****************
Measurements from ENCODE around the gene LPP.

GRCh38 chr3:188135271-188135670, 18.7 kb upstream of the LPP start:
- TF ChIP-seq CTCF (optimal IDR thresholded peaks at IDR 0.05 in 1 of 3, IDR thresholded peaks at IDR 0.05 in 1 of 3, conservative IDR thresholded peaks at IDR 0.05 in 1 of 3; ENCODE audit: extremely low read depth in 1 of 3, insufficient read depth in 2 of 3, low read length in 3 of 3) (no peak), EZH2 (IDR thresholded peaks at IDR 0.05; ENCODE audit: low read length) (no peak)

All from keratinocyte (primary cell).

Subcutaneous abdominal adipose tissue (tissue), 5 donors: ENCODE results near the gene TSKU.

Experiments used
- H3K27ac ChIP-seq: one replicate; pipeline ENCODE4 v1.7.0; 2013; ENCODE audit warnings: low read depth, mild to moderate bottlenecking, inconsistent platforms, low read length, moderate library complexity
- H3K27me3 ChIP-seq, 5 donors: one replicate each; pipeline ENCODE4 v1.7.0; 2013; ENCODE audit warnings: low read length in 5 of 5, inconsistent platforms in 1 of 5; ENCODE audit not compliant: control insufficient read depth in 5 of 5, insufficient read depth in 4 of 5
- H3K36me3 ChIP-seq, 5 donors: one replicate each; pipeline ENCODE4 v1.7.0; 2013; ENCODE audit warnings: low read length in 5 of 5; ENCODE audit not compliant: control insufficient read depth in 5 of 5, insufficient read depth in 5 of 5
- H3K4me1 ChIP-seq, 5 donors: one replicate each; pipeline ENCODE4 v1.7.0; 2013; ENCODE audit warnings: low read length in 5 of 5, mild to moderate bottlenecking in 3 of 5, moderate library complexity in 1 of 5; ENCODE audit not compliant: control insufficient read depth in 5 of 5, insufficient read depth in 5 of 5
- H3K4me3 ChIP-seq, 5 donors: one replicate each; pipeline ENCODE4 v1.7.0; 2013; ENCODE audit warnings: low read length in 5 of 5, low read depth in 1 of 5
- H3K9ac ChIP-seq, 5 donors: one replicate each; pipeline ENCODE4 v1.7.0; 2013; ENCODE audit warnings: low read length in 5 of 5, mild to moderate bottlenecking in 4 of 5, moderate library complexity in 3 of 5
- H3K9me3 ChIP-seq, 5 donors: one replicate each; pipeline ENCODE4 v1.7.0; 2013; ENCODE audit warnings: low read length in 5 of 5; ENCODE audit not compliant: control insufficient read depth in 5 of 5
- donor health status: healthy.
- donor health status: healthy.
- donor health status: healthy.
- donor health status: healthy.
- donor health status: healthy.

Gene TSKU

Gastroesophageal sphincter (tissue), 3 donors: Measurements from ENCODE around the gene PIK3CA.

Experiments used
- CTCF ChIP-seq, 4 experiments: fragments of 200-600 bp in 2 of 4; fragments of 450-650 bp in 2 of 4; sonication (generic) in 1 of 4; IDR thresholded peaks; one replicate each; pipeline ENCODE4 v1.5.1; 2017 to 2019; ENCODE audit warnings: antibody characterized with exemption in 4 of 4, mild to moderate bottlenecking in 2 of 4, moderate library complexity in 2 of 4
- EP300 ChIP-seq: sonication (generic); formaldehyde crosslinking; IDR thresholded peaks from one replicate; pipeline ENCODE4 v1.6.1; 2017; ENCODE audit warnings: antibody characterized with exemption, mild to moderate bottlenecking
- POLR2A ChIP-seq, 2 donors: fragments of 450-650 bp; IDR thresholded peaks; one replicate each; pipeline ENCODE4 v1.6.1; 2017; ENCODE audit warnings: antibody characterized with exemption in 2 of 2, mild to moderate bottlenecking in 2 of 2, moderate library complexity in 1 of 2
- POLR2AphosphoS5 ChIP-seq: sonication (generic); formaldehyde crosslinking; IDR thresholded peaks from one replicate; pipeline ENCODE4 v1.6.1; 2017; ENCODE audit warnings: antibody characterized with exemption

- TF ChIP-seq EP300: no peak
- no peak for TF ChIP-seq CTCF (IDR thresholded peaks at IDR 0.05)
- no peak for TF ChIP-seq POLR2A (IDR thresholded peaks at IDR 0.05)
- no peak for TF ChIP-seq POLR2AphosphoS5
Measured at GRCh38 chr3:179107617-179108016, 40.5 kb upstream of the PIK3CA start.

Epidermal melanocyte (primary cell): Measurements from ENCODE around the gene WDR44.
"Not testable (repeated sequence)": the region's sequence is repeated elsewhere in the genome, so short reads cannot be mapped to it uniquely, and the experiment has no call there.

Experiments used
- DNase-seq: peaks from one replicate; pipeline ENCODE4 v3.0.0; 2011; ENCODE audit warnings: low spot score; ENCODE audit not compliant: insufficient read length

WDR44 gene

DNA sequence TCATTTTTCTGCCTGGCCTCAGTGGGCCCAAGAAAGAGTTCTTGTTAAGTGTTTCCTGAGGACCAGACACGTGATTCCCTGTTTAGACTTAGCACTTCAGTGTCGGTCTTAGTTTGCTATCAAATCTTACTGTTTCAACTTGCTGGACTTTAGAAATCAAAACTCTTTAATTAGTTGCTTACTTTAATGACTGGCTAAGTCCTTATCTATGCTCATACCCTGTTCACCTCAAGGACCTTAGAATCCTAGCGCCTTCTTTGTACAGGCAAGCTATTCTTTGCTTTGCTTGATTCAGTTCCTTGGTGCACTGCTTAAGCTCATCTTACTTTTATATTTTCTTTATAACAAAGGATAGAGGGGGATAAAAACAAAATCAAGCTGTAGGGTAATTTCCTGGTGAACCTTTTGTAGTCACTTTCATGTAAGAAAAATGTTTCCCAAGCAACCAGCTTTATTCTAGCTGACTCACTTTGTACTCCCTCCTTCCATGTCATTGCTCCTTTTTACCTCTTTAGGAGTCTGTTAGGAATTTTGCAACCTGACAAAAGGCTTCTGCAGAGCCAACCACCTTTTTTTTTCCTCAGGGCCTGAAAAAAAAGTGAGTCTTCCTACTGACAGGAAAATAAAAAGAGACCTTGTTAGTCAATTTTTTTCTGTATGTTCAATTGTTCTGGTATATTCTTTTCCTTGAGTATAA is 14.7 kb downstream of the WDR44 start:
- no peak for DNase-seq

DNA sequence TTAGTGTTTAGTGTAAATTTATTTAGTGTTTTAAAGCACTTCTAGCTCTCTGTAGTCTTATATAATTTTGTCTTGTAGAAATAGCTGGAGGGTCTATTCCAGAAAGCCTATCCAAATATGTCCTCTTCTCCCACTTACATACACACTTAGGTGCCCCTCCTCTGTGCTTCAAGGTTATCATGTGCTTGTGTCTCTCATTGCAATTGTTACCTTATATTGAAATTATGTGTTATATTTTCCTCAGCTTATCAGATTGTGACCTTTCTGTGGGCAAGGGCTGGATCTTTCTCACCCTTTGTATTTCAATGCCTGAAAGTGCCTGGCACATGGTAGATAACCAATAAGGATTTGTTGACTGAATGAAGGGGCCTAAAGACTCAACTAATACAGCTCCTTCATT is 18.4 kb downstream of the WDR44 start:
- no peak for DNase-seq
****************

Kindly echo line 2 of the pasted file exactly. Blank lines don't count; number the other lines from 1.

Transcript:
GRCh38 chr3:188135271-188135670, 18.7 kb upstream of the LPP start: